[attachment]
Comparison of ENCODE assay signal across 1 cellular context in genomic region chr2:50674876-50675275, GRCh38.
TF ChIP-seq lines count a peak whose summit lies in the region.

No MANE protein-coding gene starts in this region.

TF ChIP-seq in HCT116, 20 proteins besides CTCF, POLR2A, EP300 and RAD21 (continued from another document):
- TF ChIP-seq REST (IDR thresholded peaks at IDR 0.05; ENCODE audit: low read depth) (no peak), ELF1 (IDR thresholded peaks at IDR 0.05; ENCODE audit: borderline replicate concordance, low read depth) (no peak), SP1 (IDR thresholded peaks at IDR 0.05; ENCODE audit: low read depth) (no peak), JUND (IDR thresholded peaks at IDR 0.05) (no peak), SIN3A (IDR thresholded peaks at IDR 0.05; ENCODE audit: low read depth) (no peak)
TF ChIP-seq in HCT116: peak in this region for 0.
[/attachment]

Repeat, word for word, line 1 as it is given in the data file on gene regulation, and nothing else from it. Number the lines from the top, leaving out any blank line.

Comparison of ENCODE assay signal across 1 cellular context in genomic region chr2:50674876-50675275, GRCh38.